MEASURED MIMO CAPACITY ENHANCEMENT IN CORRELATED

LOS INDOOR CHANNELS VIA OPTIMIZED ANTENNA SETUPS

Andreas Knopp, Mohamed Chouayakh, Robert Schwarz and Berthold Lankl

Department of Electrical and Electronics Engineering, Institute for Communications Engineering,

Munich University of the Federal Armed Forces, 85579 Neubiberg, Germany

Keywords:

MIMO techniques, indoor channel measurements, channel capacity, correlated channels, Line-Of-Sight.

Abstract:

Our premise in this paper is to investigate the available channel capacity of MIMO systems in correlated

transmission channels for various antenna arrangements differing in their suitability in order to construct high -

rank LOS channels. Hence, a measurement campaign with a fast 5×5 - MIMO channelsounder was carried out

in a typical, medium - scale, in - room ofﬁce scenario giving the opportunity to virtually evaluate the channel

capacities for arbitrary M × N - MIMO systems ({M, N} ≤ 5) by antenna selection and combination. We

use linear antenna arrays and vary their initial antenna spacings and orientations relative to each other which

coincides with LOS channels of varying rank. In the sequel the measured capacities are compared giving an

idea on the usefulness of the high - rank LOS channel construction in the presence of strong reﬂections. For

our purpose we introduce an appropriate power normalization of the channel transfer matrix to exclude further

effects on the capacity, as for example SNR variations due to varying transmitter - receiver distances, and only

concentrate on the phase angle relations within the matrix. The results show a measurable beneﬁt in channel

capacity when such optimization and normalization is performed, especially for small antenna numbers.

1 INTRODUCTION

Multiple Input - Multiple Output (MIMO) transmis-

sion systems promise high channel capacity gains

and reliability improvements for ﬁxed bandwidth and

transmit power (Telatar, 1995),(Foschini and Gans,

1998). In the context of the system design it is in-

evitable to be able of predicting the accessible chan-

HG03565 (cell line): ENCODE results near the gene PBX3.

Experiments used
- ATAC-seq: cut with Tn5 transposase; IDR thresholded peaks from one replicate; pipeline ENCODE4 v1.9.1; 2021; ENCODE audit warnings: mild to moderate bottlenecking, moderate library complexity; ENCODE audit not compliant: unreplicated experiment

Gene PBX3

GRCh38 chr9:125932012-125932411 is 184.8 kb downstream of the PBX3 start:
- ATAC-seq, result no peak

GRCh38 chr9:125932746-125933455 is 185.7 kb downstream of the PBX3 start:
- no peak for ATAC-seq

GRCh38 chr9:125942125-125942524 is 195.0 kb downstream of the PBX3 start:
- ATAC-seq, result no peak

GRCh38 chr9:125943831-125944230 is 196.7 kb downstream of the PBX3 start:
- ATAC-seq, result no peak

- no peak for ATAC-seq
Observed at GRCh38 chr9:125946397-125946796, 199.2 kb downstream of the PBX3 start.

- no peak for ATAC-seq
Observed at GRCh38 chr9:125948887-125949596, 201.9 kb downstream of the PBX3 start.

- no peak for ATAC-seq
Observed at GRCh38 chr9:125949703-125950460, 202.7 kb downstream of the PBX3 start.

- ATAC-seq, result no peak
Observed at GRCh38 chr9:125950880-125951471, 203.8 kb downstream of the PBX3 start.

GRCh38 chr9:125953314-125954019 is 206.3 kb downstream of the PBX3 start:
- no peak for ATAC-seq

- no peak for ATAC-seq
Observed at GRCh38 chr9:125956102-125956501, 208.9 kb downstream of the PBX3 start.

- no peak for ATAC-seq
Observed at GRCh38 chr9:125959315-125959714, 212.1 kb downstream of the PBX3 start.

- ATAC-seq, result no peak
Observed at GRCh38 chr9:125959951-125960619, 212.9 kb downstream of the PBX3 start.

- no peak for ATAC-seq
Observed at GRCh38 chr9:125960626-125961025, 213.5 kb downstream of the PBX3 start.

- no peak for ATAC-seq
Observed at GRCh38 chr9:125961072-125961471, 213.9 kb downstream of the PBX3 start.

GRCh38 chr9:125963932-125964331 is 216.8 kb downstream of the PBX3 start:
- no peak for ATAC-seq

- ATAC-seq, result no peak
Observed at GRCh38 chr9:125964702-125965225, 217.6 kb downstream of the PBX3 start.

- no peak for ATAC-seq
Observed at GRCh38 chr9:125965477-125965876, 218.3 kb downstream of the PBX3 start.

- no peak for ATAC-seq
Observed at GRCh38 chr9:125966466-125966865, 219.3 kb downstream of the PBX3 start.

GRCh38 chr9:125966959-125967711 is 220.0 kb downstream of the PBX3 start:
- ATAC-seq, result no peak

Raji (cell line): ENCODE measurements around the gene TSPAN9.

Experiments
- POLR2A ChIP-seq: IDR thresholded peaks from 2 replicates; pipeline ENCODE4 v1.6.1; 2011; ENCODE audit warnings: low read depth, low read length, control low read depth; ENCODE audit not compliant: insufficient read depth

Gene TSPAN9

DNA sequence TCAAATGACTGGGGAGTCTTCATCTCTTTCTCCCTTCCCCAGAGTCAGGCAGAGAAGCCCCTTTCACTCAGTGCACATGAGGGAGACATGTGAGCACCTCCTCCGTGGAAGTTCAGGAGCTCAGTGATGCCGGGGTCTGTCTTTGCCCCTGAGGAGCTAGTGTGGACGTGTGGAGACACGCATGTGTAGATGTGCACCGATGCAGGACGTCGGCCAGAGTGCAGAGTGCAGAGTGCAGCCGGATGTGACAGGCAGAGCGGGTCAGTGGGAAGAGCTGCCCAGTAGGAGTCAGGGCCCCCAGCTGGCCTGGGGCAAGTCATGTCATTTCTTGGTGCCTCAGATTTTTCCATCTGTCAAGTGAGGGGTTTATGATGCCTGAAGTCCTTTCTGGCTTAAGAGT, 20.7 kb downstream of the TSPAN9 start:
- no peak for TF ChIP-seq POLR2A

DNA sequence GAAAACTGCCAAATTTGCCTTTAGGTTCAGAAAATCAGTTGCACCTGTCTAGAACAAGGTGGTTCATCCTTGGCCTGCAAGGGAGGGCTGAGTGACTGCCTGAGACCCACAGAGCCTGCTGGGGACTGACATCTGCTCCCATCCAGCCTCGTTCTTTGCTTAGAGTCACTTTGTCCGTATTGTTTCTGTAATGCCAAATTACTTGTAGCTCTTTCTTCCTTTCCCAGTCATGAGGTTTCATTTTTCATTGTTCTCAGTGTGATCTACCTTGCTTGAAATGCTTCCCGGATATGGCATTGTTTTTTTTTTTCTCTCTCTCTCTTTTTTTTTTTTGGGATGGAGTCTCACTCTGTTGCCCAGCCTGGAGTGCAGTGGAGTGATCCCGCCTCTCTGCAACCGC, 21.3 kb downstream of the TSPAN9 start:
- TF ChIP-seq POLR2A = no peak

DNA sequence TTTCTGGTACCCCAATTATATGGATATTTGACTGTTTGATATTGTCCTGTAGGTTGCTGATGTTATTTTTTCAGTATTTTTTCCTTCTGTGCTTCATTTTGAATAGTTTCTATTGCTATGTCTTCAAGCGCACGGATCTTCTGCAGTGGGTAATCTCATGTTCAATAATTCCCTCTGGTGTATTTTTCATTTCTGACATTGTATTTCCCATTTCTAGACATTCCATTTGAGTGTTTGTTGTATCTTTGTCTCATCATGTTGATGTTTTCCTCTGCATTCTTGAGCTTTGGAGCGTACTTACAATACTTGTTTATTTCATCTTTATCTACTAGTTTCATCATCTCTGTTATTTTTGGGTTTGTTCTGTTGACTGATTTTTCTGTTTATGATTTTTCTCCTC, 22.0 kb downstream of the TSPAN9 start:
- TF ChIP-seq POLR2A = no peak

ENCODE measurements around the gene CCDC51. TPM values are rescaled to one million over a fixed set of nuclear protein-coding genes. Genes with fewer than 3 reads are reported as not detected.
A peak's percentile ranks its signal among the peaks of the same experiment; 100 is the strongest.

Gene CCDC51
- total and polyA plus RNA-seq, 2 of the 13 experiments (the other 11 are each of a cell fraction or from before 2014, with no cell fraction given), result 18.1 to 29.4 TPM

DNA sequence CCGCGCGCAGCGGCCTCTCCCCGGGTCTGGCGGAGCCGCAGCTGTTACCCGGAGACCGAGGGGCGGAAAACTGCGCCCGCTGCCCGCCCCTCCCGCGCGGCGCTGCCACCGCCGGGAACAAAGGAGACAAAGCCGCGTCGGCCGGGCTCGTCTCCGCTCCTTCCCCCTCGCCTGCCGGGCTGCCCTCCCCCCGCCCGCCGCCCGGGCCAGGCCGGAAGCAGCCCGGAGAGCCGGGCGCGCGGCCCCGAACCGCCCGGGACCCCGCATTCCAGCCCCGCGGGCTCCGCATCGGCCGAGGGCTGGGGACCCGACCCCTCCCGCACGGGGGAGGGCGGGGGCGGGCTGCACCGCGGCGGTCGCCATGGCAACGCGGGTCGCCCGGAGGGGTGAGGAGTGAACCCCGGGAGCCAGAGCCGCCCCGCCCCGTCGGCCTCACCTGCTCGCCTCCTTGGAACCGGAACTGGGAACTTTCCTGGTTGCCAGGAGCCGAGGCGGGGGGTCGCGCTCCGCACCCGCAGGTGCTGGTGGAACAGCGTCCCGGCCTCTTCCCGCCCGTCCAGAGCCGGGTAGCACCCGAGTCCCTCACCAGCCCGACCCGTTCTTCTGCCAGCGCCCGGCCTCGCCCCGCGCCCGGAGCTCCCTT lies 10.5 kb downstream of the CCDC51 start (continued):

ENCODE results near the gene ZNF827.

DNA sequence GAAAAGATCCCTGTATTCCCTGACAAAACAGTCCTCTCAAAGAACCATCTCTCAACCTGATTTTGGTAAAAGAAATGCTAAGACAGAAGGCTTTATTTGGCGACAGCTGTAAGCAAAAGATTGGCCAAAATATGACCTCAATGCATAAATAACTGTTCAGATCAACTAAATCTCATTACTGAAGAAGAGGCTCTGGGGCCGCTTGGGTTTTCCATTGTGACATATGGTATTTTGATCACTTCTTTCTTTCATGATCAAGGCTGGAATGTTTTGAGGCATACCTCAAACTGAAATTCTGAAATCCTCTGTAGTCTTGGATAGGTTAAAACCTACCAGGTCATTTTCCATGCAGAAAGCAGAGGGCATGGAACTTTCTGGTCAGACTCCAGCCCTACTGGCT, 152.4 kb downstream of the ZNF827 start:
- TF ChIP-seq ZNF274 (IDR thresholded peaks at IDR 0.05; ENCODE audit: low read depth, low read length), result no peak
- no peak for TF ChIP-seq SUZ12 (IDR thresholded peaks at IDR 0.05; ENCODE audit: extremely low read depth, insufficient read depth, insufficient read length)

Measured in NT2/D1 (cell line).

nel capacity. Especially indoor transmission channels

and as a subgroup in-room channels, where transmit-

ter (Tx) as well as receiver (Rx) are located within the

same room, are totally different from common statis-

tical modelling approaches due to their strong Line

- Of - Sight (LOS) signal component in coincidence

with low mobility. In the narrowband case such cor-

related channels have been shown to typically pro-

vide only low MIMO outage capacities, particularly

for small antenna spacings relative to the Tx - Rx

distance (Vucetic and Yuan, 2003), (Molisch, 2005).

Contrarily, theory offers the possibility to enhance

the MIMO capacity of correlated channels by adapted

antenna arrangements that are suitable for construct-

ing high - rank LOS channels, e.g. (Bohagen et al.,

2005). These approaches explore full MIMO capac-

ity for ﬁxed antenna positions as long as there are no

reﬂected waves impinging at the Rx - two conditions

that are hardly fulﬁlled in practice. On the one hand it

is impossible to optimize the antenna setups for every

position in the room and on the other hand the LOS

signal never exists without reﬂections. Nevertheless

we consider the LOS component being carrying most

of the signal power. Therefore optimally chosen an-

tenna setups which nearly can exploit the LOS com-

ponent all over a particular room area should help

to improve the channel’s outage capacity even in the

presence of reﬂections. This approach will particu-

larly be probed in the sequel. Hence, in section 2 a

channel description is provided and the capacity cal-

culation is described. In section 3 we present our re-

sults from measurements as well as some preliminary

insights derived from simulation. Last, we conclude

the paper in section 4.

2 CHANNEL MODEL AND

CAPACITY CALCULATION

General presumptions on the channel: In the con-

text of MIMO applications and their capacity the in-

187

Knopp A., Chouayakh M., Schwarz R. and Lankl B. (2006).

MEASURED MIMO CAPACITY ENHANCEMENT IN CORRELATED LOS INDOOR CHANNELS VIA OPTIMIZED ANTENNA SETUPS.

In Proceedings of the International Conference on Wireless Information Networks and Systems, pages 187-193

Copyright

c

SciTePress

door WLAN channel is commonly statistically mod-

elled, where the modelling approaches concentrate on

the NLOS transmission paths forming numerous and

variously reﬂected waves (”rich scattering”). To ful-

ﬁll these assumptions the LOS component must be

distinctly attenuated by shadowing effects or when as-

suming high reﬂection factors ξ

2

≈ 1 the path lengths

of the reﬂected waves must be in the range of the LOS

path length. In this case the propagation loss of direct

and reﬂected signal components range in the same or-

der of magnitude and hence the reﬂection’s impact